We used to have one cat but then another cat showed up on our doorstop and so we kept her and then she surprised us by 3D-printing more cats so we kept one of those, too. Now we have three cats which feels a little *twirls finger next to temple while making big eyes at the floor* but I am kind of delighted by the fact that my life feels like a real-life version of Neko Atsume.

All three of our cats are very different from one another. Callie, the indoor one, is prissy and a little bitchy and drools when she purrs. She’s obsessed with Riley and spends every evening biscuit-kneading his bed covers and knocking things off his desk. She hates the other cats and sometimes just stares out the window at them, mentally leaving cowardly comments on their Instagram accounts. Callie refuses to eat literally any other thing aside from Iams Proactive Health Adult Original Tuna cat food, which I have to order from Amazon, which feels like the most high-maintenance cat owner thing ever. Except I also bought her a custom-made gold leather collar from Etsy.

Tiny Cat is the one who just showed up one day and she is in fact very small, the size of a 6-month-old kitten. She is lean, gimlet-eyed, and focused: even when she’s lolling in the sun room she has the vibe of a John Wick assassin briefly relaxing in the Continental. Tiny Cat is constantly hunting, bringing in a never-ending bounty of snakes and birds and the occasional eviscerated rat. She brings in giant dead leaves, which she apparently thinks are some sort of dried-out, immobile prey. We all have deep respect for Tiny Cat, and speak in hushed, reverent tones about the time she brought in an intact Egg McMuffin, still in the wrapper.

Catinator (shut up, Dylan named him) is Tiny Cat’s son, which I would not believe if I hadn’t seen him emerge from her actual body. He is absolutely enormous, a giant luxurious expanse of grey tabby fur, and he is the laziest cat of all. He sleeps for hours in the small top tier of a carpeted cat tower, spilling over on all four sides. He has a funny little deadpan meow: “Wow.” (He sounds a lot like this, actually.) He loves to be carried like a big fat ring-tailed baby. Like Callie, Catinator is comically useless, an unemployed freeloader who occasionally fights with his hard-working mom and gets nervous when it’s a little windy. In the apocalypse, only Tiny Cat would survive.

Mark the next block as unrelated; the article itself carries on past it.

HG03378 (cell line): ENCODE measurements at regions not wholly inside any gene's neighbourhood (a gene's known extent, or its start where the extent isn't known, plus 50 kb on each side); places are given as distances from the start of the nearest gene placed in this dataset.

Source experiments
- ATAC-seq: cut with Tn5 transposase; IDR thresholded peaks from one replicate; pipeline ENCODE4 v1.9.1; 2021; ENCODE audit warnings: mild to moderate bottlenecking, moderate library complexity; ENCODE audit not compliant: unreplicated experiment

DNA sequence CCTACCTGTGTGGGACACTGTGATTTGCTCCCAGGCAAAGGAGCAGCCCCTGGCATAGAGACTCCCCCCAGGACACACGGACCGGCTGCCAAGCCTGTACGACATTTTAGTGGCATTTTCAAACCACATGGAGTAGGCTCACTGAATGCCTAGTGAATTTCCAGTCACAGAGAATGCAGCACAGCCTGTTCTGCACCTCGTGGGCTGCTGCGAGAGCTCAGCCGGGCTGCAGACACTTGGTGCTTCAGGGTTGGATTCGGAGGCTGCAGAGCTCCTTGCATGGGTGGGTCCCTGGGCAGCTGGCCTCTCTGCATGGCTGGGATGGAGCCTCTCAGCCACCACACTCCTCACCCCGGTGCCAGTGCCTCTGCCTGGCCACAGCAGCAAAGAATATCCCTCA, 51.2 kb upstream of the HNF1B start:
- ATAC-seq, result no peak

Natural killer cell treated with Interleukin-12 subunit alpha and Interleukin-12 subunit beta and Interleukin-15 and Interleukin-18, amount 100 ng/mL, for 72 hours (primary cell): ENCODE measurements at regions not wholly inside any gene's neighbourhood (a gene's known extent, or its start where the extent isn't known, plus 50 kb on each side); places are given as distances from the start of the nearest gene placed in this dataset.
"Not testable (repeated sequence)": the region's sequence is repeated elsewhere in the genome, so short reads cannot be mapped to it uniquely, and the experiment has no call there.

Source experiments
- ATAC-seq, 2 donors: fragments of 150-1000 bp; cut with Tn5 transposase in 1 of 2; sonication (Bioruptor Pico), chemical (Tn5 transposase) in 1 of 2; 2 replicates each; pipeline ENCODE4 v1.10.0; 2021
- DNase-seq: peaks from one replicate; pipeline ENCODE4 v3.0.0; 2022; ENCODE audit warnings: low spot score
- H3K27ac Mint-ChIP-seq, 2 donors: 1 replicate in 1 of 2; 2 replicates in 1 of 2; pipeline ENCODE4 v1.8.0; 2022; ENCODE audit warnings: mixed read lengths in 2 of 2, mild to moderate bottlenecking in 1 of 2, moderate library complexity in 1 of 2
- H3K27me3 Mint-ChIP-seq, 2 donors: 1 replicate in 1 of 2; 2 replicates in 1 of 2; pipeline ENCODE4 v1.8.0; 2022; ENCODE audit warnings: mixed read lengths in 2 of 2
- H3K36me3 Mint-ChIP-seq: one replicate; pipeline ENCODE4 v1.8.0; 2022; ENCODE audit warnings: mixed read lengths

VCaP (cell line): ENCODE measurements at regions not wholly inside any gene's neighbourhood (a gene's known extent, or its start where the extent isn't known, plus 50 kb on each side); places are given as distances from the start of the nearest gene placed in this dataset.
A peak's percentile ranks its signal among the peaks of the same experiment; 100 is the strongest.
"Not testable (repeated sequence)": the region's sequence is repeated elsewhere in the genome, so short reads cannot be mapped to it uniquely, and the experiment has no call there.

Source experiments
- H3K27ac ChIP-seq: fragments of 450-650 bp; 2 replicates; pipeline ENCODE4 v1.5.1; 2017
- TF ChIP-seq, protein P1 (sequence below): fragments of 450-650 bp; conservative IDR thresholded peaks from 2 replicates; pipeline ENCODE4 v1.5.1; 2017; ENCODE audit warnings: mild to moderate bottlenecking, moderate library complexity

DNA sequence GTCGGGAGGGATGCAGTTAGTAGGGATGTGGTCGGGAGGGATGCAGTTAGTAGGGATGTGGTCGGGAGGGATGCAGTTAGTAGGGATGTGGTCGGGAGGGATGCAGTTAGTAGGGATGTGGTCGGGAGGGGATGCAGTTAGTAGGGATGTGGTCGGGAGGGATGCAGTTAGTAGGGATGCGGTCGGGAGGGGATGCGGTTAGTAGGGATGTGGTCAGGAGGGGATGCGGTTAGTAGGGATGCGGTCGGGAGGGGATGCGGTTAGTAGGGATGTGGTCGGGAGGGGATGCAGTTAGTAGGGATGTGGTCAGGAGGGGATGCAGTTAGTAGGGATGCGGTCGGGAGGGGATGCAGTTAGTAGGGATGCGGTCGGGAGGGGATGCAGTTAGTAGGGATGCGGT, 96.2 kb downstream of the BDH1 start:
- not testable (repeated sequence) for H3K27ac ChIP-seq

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I had a miserable cold this weekend, the kind that consumes your thinking until you’re pretty sure you’ve always lived this way, gasping openmouthed for air and feeling the skin on your nostrils peel away from all the blowing, and the only thing that made me feel slightly less awful is that Dylan had the same cold. Not that I want him to be sick, of course, but if he was going to be sick, it was nice (?) that I was sick at the exact same time so we could commiserate together. He’d raise his red-eyed face from one couch and peer at me, lying surrounded by wet tissues on the other couch, and he’d say “I can’d even remember what it’s like to breathe through by dose!” And I’d be like, “I DNOW, right?” Then we’d split an ibuprofen and cough weakly into our respective blankets while Riley rolled his eyes.

We did manage to rally for brunch yesterday, although I think that might be the last time I drag everyone out for an over-priced affair that features dried-out salmon and the thousand-yard-stare from a resentful employee who has been staffing an omelet station since 9 AM. It was nice having someone else cook on Mother’s Day and all, but I bet ordering a pizza would have been more satisfying and I wouldn’t have had to take the easy-access Kleenex out of the top of my bra.

It was a really good Mother’s Day. I’d just spent Saturday at the coast with the boys while John was traveling, so we’d had some nice just-us time together. They gave me cards and a delicate yellow orchid, the weather was summery and perfect, John washed my car, the three of them trooped off to Home Depot to bring me home a lawn chair I’d been eying.

Also, I asked John to take our photo and I can’t believe how big these kids are:

Parenthood is really something, isn’t it? I’ve been going through a bunch of old posts lately, pulling together content for a pregnancy/new motherhood memoir/journal/whatever (I’m going to self publish and it’s either going to be funny and awesome or it’s going to be a hot mess, but either way I’ll have a record of that time that lives somewhere aside from my archives), and it feels like actual thousands of years ago that I was marveling at the confusing staticky image from my first ultrasound (awwww, it’s … Skeletor?), but also like it’s not remotely possible that I could be the parent of two almost-teenage humans because didn’t this all happen, like, yesterday?

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